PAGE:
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A gender role is a set of social and behavioral norms that are generally considered appropriate for either a man or a woman in a social or interpersonal relationship. There are differences of opinion as to which observed differences in behavior and personality between genders are entirely due to innate personality of the person and which are due to cultural or social factors, and are therefore the product of socialization, or to what extent gender differences are due to biological and physiological differences.
Gender roles differ according to cultural-historical context, and while most cultures express two genders, some express more. Androgyny, for example, has been proposed as a third gender. Others societies have been claimed to have more than five genders, and some non-Western societies have three genders – man, woman and third gender. Gender expression refers to the external manifestation of one's gender identity, through masculine, feminine, or gender-variant or gender neutral behavior, clothing, hairstyles, or body characteristics.
In linguistics, grammatical gender is a system of noun classification present in approximately one fourth of the world's languages. In these languages, every noun inherently carries one value of the grammatical category called gender; the values present in a given language (of which there are usually two or three) are called the genders of that language. According to one definition: "Genders are classes of nouns reflected in the behaviour of associated words."
Common gender divisions include masculine and feminine; masculine, feminine and neuter; or animate and inanimate. In a few languages, the gender assignation of nouns is solely determined by their meaning or attributes, like biological sex, humanness, animacy. However, in most languages, this semantic division is only partially valid, and many nouns may belong to a gender category that contrasts with their meaning (e.g. the word "manliness" could be of feminine gender). In this case, the gender assignation can also be influenced by the morphology or phonology of the noun, or in some cases can be apparently arbitrary.
In linguistics, morphology is the identification, analysis and description of the structure of a given language's morphemes and other linguistic units, such as root words, affixes, parts of speech, intonation/stress, or implied context (words in a lexicon are the subject matter of lexicology). Morphological typology represents a method for classifying languages according to the ways by which morphemes are used in a language—from the analytic that use only isolated morphemes, through the agglutinative ("stuck-together") and fusional languages that use bound morphemes (affixes), up to the polysynthetic, which compress many separate morphemes into single words. (One of the definitions for Morphology).]clarification needed[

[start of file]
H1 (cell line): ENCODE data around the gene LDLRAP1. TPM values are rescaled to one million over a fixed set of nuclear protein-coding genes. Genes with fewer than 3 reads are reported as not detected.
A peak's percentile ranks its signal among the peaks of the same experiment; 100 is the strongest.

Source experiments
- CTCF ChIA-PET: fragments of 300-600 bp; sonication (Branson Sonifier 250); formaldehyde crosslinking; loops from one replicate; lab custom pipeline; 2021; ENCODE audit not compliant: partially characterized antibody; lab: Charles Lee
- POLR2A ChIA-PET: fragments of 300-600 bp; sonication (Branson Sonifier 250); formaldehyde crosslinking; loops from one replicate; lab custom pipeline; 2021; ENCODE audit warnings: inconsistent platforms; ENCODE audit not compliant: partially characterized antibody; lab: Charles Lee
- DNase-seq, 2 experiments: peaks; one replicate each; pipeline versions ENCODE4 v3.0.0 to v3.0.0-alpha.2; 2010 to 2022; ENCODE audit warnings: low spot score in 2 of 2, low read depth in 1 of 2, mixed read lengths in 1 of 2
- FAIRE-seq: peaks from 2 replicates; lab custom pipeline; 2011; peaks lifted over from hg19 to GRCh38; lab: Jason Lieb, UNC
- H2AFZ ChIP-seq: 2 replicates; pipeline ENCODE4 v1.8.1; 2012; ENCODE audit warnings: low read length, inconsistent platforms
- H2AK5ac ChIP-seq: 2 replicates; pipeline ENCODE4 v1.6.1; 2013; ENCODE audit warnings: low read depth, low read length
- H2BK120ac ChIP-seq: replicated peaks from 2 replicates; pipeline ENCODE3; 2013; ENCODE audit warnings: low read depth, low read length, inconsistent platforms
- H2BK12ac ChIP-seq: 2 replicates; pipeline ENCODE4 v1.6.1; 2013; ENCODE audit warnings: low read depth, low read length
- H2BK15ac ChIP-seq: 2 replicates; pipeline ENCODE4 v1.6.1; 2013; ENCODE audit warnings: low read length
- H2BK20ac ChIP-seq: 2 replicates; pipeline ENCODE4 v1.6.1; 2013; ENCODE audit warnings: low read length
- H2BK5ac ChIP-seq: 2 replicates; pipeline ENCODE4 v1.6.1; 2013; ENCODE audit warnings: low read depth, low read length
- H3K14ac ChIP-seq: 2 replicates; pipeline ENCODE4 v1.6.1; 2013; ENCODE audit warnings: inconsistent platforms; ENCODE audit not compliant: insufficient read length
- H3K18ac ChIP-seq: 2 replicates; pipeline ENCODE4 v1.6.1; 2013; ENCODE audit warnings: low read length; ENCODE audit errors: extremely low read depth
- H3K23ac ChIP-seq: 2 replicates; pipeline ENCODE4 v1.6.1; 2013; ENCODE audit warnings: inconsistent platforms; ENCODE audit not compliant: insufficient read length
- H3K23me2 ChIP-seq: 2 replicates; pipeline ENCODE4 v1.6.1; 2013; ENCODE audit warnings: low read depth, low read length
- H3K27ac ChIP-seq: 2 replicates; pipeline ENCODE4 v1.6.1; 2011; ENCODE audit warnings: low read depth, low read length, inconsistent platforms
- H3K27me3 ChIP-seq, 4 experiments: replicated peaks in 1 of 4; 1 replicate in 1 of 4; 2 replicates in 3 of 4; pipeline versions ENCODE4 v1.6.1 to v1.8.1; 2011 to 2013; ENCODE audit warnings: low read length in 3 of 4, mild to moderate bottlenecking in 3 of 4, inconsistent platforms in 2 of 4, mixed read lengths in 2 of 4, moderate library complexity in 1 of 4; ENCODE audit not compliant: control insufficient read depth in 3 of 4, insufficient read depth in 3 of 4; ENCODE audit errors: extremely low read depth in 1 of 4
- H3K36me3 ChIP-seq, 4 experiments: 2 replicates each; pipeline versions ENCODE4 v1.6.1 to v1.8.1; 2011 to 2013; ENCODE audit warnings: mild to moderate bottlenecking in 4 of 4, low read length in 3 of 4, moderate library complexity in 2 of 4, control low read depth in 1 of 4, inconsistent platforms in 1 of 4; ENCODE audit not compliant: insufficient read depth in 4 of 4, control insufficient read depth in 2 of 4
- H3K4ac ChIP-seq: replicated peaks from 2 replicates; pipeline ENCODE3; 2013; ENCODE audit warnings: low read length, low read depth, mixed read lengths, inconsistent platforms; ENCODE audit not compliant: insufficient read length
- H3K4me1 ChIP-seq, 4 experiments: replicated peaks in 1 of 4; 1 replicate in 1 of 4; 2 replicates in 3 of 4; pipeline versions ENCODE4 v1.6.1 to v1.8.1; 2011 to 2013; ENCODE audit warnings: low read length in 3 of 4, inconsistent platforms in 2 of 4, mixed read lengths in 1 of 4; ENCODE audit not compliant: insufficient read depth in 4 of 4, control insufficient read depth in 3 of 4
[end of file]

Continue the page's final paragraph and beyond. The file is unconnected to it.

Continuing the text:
While words are generally accepted as being (with clitics) the smallest units of syntax, it is clear that in most languages, if not all, words can be related to other words by rules (grammars). For example, English speakers recognize that the words dog and dogs are closely related—differentiated only by the plurality morpheme "-s", which is only found bound to nouns, and is never separate. Speakers of English (a fusional language) recognize these relations from their tacit knowledge of the rules of word formation in English. They infer intuitively that dog is to dogs as cat is to cats; similarly, dog is to dog catcher as dish is to dishwasher, in one sense. The rules understood by the speaker reflect specific patterns, or regularities, in the way words are formed from smaller units and how those smaller units interact in speech. In this way, morphology is the branch of linguistics that studies patterns of word formation within and across languages, and attempts to formulate rules that model the knowledge of the speakers of those languages.
A social issue (also called a social problem or a social situation) is an issue that relates to society's perception of a person's personal lives. Different cultures have different perceptions and what may be "normal" behavior in one society may be a significant social issue in another society. Social issues are distinguished from economic issues. Some issues have both social and economic aspects, such as immigration. There are also issues that don't fall into either category, such as wars.
Thomas Paine, in Rights of Man and Common Sense, addresses man's duty to "allow the same rights to others as we allow ourselves". The failure to do so causes the birth of a social issue.
The Internet is a global system of interconnected computer networks that use the standard Internet protocol suite (TCP/IP) to serve several billion users worldwide. It is a network of networks that consists of millions of private, public, academic, business, and government networks, of local to global scope, that are linked by a broad array of electronic, wireless and optical networking technologies. The Internet carries an extensive range of information resources and services, such as the inter-linked hypertext documents of the World Wide Web (WWW), the infrastructure to support email, and peer-to-peer networks.
Most traditional communications media including telephone, music, film, and television are being reshaped or redefined by the Internet, giving birth to new services such as voice over Internet Protocol (VoIP) and Internet Protocol television (IPTV). Newspaper, book and other print publishing are adapting to website technology, or are reshaped into blogging and web feeds. The Internet has enabled and accelerated new forms of human interactions through instant messaging, Internet forums, and social networking. Online shopping has boomed both for major retail outlets and small artisans and traders. Business-to-business and financial services on the Internet affect supply chains across entire industries.